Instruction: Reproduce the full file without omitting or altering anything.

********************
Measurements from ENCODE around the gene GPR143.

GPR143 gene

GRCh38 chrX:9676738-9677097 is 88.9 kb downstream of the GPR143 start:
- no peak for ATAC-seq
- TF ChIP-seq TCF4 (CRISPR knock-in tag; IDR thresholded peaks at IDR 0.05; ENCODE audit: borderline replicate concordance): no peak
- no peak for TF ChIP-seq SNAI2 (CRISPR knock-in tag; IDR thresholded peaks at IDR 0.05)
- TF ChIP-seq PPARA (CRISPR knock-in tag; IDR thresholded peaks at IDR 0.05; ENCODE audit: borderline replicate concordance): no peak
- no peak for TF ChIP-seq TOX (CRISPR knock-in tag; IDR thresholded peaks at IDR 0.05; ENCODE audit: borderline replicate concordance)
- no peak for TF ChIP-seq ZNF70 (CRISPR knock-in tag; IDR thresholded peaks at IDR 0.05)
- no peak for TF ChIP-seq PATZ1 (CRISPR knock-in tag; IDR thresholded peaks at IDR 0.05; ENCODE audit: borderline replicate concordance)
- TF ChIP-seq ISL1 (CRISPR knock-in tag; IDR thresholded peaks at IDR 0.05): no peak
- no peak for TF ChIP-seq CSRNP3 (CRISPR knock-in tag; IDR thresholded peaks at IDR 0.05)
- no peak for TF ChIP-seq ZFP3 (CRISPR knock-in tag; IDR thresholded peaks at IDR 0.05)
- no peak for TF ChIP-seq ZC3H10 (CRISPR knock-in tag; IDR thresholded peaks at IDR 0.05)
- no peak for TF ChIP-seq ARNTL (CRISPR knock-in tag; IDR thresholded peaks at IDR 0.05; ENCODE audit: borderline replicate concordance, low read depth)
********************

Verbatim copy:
Measurements from ENCODE around the gene GPR143.

GPR143 gene

GRCh38 chrX:9676738-9677097 is 88.9 kb downstream of the GPR143 start:
- no peak for ATAC-seq
- TF ChIP-seq TCF4 (CRISPR knock-in tag; IDR thresholded peaks at IDR 0.05; ENCODE audit: borderline replicate concordance): no peak
- no peak for TF ChIP-seq SNAI2 (CRISPR knock-in tag; IDR thresholded peaks at IDR 0.05)
- TF ChIP-seq PPARA (CRISPR knock-in tag; IDR thresholded peaks at IDR 0.05; ENCODE audit: borderline replicate concordance): no peak
- no peak for TF ChIP-seq TOX (CRISPR knock-in tag; IDR thresholded peaks at IDR 0.05; ENCODE audit: borderline replicate concordance)
- no peak for TF ChIP-seq ZNF70 (CRISPR knock-in tag; IDR thresholded peaks at IDR 0.05)
- no peak for TF ChIP-seq PATZ1 (CRISPR knock-in tag; IDR thresholded peaks at IDR 0.05; ENCODE audit: borderline replicate concordance)
- TF ChIP-seq ISL1 (CRISPR knock-in tag; IDR thresholded peaks at IDR 0.05): no peak
- no peak for TF ChIP-seq CSRNP3 (CRISPR knock-in tag; IDR thresholded peaks at IDR 0.05)
- no peak for TF ChIP-seq ZFP3 (CRISPR knock-in tag; IDR thresholded peaks at IDR 0.05)
- no peak for TF ChIP-seq ZC3H10 (CRISPR knock-in tag; IDR thresholded peaks at IDR 0.05)
- no peak for TF ChIP-seq ARNTL (CRISPR knock-in tag; IDR thresholded peaks at IDR 0.05; ENCODE audit: borderline replicate concordance, low read depth)